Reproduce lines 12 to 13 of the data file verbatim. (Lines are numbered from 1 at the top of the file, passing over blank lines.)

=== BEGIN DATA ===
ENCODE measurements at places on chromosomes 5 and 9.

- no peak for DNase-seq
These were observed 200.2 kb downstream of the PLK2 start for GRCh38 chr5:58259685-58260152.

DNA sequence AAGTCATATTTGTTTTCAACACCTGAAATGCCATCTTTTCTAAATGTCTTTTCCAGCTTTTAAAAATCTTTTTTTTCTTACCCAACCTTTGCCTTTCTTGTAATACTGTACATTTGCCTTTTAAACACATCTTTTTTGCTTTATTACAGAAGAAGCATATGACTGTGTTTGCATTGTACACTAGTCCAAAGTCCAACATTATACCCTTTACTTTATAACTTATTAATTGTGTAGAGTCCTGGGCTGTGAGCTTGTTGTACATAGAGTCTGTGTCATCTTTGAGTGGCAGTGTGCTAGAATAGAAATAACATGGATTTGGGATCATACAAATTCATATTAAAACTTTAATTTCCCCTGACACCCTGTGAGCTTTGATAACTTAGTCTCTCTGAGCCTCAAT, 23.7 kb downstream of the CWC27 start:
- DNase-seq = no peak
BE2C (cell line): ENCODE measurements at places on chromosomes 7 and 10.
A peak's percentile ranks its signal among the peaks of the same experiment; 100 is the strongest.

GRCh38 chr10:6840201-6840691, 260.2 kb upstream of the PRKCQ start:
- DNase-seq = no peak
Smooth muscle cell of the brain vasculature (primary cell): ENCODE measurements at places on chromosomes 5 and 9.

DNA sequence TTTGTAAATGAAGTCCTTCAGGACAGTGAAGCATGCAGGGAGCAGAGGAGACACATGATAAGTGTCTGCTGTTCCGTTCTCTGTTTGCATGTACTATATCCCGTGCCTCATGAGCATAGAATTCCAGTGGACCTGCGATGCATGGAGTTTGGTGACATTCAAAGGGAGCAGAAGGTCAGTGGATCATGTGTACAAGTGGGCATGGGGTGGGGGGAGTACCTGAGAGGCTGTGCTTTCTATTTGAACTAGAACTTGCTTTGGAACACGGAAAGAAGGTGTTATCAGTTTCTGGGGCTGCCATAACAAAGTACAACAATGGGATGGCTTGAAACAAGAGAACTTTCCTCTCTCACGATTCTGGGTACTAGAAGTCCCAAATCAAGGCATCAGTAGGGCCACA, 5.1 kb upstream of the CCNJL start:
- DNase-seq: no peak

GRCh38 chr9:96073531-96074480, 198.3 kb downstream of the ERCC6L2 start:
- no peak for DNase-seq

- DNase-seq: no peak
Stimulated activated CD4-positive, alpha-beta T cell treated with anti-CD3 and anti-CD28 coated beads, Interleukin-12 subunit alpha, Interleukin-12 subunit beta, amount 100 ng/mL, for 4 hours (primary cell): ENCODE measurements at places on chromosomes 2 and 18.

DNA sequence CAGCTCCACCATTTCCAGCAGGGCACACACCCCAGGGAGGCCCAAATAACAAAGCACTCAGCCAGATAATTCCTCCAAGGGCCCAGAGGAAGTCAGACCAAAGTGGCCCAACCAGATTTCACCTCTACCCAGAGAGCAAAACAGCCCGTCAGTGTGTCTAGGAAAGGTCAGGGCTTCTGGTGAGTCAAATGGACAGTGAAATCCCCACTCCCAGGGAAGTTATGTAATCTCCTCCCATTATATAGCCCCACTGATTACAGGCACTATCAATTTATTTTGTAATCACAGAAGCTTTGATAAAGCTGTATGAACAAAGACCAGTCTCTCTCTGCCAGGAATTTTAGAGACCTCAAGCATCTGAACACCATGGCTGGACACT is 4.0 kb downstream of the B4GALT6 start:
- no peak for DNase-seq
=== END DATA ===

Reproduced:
- DNase-seq: no peak

GRCh38 chr9:96073531-96074480, 198.3 kb downstream of the ERCC6L2 start: